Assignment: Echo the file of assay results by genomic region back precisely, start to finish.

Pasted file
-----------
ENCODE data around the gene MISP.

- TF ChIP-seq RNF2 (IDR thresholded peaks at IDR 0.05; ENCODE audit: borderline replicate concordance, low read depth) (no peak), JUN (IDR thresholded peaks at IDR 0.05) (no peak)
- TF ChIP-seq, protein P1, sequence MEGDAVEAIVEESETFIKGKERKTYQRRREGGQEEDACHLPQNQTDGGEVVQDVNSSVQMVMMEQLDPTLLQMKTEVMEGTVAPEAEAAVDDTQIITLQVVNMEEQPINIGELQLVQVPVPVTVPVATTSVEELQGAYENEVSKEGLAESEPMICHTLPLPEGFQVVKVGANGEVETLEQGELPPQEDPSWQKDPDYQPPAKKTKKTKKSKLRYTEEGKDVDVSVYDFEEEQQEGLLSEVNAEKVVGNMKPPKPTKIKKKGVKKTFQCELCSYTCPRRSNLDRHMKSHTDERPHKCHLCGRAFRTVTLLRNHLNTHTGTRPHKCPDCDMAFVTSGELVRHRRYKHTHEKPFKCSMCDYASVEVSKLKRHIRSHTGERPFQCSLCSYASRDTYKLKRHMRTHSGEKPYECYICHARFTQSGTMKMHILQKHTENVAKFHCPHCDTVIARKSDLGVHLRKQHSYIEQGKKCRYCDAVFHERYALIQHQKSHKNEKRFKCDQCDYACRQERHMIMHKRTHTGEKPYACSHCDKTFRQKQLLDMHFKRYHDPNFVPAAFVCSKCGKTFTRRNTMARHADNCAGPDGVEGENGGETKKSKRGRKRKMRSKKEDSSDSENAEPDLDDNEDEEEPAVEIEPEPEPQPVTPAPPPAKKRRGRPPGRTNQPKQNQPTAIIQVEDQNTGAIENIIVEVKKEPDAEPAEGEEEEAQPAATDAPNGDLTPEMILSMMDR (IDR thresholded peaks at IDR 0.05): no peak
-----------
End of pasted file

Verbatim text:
ENCODE data around the gene MISP.

- TF ChIP-seq RNF2 (IDR thresholded peaks at IDR 0.05; ENCODE audit: borderline replicate concordance, low read depth) (no peak), JUN (IDR thresholded peaks at IDR 0.05) (no peak)
- TF ChIP-seq, protein P1, sequence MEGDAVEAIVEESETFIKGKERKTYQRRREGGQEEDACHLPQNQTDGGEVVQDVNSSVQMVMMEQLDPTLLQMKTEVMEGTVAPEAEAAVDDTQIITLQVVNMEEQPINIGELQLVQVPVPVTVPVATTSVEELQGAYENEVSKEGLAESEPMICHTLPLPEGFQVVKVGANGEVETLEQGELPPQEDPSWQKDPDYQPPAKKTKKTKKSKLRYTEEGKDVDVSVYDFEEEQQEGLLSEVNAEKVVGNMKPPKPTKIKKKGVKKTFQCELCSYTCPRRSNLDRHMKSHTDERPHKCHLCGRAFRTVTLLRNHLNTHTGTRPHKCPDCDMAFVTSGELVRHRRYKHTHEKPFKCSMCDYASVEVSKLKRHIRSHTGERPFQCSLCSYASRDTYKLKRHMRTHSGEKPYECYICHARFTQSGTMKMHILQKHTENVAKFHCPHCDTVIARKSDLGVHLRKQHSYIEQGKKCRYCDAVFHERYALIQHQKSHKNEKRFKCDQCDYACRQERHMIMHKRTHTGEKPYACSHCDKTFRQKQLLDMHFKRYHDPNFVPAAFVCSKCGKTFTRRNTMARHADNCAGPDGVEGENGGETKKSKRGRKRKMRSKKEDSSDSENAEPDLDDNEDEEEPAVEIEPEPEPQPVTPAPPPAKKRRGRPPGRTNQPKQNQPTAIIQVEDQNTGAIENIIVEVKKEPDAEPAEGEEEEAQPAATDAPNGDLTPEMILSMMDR (IDR thresholded peaks at IDR 0.05): no peak